On December 7, I submitted my master’s thesis. All of my blood, sweat, and tears that went into this project – the entire reason I’m in Montreal and at McGill – all finished with the simple click of the “send” button on an email.
The lead up to this moment was quite substantial. Up late the night before (and many nights before that) I was completing revision after revision, formatting change after formatting change, and figure sizing after figure sizing. The day of submission, I had compiled feedback from all of the necessary parties, read it over a few more times, and then all of a sudden – it was a PDF document. It was official, I was ready to submit my thesis.
Creating the email, I had to make sure all of the necessary forms were attached (“are you SURE this is the right version?!”), and ensure I included everyone on the email that needed to receive the submission. I stared at my computer screen for a while. Then, I clicked send.
For a few moments, I didn’t even move. I received the “auto-reply” email from the graduate thesis unit, I looked around my lab, and I didn’t move. Just like that, I had nothing to do. I went home and sat on my couch for a few hours after that. I didn’t turn on Netflix, I didn’t go shopping for Christmas gifts (as I probably should have). I just sat in my apartment, thinking about the entire process.
Once I let the reality sink in a little bit more (I submitted my thesis!!), I started to get over this weird and lost feeling, and I started telling people. Many times, I was met with the response of “congratulations,” or “great work,” followed quickly by, “so, what’s next?”
That was a great question. Now that my thesis is submitted, what comes next? Continue on to a PhD? Start looking for jobs? Stay in Montreal, or move somewhere else? These are all questions that I had thought about before, but they had suddenly become a reality with the click of a button. I don’t know what the right answer is, or if the “right” answer even exists.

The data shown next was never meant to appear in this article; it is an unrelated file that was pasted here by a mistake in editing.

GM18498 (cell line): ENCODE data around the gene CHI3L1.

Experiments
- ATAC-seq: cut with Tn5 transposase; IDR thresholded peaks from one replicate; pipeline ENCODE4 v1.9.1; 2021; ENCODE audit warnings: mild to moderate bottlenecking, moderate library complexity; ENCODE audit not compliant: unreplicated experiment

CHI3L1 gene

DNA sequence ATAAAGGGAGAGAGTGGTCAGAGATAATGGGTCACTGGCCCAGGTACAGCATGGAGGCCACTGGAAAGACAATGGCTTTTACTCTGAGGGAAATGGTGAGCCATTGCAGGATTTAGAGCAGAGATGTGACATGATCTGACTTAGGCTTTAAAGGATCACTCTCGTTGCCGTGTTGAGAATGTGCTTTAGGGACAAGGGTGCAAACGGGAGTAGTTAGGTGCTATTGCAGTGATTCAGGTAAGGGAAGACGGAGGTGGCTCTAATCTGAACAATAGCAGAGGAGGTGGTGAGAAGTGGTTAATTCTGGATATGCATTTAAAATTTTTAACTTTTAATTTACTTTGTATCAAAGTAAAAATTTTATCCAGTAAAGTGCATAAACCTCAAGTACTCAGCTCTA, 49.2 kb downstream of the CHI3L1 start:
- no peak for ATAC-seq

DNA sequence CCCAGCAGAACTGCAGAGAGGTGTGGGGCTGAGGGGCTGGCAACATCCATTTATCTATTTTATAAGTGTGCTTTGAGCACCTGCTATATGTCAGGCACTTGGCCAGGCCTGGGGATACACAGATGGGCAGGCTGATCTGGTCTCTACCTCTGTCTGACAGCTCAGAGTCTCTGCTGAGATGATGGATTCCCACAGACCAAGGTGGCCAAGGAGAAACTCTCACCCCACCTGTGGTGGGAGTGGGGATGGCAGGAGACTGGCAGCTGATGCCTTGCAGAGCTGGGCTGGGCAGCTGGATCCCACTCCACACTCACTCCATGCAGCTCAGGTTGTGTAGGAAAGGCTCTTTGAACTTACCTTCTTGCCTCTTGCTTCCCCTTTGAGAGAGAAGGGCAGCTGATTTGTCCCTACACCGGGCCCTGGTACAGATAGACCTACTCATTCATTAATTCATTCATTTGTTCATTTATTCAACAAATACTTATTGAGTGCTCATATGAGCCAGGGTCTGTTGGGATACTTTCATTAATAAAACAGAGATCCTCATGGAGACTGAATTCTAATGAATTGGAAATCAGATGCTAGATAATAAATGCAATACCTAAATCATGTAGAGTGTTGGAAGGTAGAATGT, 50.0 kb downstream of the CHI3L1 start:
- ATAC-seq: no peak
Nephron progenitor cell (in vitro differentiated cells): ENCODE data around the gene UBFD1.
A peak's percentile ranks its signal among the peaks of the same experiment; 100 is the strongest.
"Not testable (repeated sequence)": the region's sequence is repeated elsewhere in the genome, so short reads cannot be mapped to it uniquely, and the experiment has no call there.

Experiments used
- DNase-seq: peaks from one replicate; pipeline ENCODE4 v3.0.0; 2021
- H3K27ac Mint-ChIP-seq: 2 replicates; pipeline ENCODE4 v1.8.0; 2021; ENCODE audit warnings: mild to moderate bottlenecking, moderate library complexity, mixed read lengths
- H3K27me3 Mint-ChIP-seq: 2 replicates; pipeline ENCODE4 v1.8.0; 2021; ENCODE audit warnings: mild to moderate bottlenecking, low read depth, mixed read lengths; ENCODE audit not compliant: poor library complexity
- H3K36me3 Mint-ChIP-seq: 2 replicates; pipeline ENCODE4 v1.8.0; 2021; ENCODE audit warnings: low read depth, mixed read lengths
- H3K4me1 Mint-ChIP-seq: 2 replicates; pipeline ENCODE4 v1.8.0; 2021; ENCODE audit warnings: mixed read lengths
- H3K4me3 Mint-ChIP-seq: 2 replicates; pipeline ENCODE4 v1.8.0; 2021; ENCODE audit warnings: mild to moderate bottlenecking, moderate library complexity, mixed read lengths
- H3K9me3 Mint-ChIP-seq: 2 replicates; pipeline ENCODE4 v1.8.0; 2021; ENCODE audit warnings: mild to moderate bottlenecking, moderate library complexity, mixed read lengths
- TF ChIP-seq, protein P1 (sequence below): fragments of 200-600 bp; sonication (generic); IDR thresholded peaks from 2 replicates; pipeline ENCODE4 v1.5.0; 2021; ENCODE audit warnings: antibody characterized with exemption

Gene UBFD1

Moving forward, I am planning on continuing with my normal routine in Montreal. Luckily, I have a new project starting in the lab, and I have a very fun and dynamic part time job to keep me busy. All of my friends and lab mates are still working away on their theses, so I can be the one to encourage them and help them along the way, should they need it.
All of this to say: it’s okay to feel lost or to not have a secure plan in place after you submit your thesis. After talking to numerous students who have been in my position before, many of them felt the same way when they submitted their theses. It’s completely acceptable to not have an answer to the question, “what’s next,” immediately after you finish your project. Everybody finds their niche eventually, and there are many options out there when you’re done, whether you stay in academia, enter the industry, or do something else! Opportunities sometimes present themselves when you least expect it, so stay positive, and best of luck with your work through the end of the term!
Banner image by GradLife McGill Instagrammer @aleksbud // @gradlifemcgill